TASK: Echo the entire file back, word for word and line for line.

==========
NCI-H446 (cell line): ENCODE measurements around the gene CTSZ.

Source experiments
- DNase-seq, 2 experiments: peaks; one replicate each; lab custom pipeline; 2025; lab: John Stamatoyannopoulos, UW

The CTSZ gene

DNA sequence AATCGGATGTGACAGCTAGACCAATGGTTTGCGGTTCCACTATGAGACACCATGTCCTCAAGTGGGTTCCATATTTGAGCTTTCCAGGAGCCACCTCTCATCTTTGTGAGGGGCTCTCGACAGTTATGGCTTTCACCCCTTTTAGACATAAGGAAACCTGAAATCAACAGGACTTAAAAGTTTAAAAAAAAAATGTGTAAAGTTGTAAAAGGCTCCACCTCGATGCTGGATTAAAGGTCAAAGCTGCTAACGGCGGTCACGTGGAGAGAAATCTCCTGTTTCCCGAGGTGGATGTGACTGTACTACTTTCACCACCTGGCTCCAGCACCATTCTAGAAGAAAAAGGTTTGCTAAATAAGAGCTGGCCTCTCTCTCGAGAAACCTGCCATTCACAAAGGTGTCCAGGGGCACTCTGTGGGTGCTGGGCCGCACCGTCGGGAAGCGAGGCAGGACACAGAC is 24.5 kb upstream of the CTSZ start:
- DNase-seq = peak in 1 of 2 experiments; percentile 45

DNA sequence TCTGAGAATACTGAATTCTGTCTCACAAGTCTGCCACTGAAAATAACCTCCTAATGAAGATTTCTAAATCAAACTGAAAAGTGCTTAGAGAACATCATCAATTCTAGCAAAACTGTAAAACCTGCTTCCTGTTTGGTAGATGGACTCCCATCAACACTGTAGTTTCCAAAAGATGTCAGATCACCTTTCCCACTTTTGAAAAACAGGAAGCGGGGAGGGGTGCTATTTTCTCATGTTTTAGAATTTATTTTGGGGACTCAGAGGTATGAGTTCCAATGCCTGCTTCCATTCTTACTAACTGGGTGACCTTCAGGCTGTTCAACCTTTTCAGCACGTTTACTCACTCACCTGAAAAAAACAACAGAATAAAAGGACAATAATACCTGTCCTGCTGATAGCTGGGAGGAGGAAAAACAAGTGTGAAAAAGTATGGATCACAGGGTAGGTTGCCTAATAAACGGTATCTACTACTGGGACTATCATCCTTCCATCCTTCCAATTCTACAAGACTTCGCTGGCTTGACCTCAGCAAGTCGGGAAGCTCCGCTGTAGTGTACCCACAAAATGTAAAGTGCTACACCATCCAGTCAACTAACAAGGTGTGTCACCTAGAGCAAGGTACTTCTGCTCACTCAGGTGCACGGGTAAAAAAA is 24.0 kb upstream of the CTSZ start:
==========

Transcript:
NCI-H446 (cell line): ENCODE measurements around the gene CTSZ.

Source experiments
- DNase-seq, 2 experiments: peaks; one replicate each; lab custom pipeline; 2025; lab: John Stamatoyannopoulos, UW

The CTSZ gene

DNA sequence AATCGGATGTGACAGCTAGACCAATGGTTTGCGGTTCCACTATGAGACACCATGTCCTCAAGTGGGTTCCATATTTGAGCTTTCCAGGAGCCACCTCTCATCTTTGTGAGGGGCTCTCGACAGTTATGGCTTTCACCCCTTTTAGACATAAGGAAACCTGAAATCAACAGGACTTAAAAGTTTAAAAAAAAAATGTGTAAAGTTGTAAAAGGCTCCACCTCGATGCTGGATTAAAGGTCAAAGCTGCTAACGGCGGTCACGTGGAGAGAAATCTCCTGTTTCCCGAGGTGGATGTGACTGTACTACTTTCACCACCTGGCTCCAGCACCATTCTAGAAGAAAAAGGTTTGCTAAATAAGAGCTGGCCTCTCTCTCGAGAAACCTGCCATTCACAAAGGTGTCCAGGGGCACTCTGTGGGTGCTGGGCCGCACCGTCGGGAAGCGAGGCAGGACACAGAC is 24.5 kb upstream of the CTSZ start:
- DNase-seq = peak in 1 of 2 experiments; percentile 45

DNA sequence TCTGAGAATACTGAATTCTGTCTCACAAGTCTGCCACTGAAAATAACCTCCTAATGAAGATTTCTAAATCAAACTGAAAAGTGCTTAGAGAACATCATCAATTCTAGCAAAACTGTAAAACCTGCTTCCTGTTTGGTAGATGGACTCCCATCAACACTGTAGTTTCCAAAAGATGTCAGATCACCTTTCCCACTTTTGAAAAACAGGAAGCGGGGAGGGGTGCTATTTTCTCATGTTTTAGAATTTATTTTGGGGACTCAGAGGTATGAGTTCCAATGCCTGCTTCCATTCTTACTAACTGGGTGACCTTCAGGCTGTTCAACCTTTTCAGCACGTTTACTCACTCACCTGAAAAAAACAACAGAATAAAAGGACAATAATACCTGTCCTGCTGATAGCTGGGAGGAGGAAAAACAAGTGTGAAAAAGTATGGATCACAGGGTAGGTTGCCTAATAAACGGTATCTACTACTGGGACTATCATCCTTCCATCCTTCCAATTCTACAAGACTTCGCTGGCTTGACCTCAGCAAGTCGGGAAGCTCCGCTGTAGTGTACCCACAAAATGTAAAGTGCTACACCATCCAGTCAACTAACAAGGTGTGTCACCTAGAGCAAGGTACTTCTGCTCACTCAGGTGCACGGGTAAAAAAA is 24.0 kb upstream of the CTSZ start: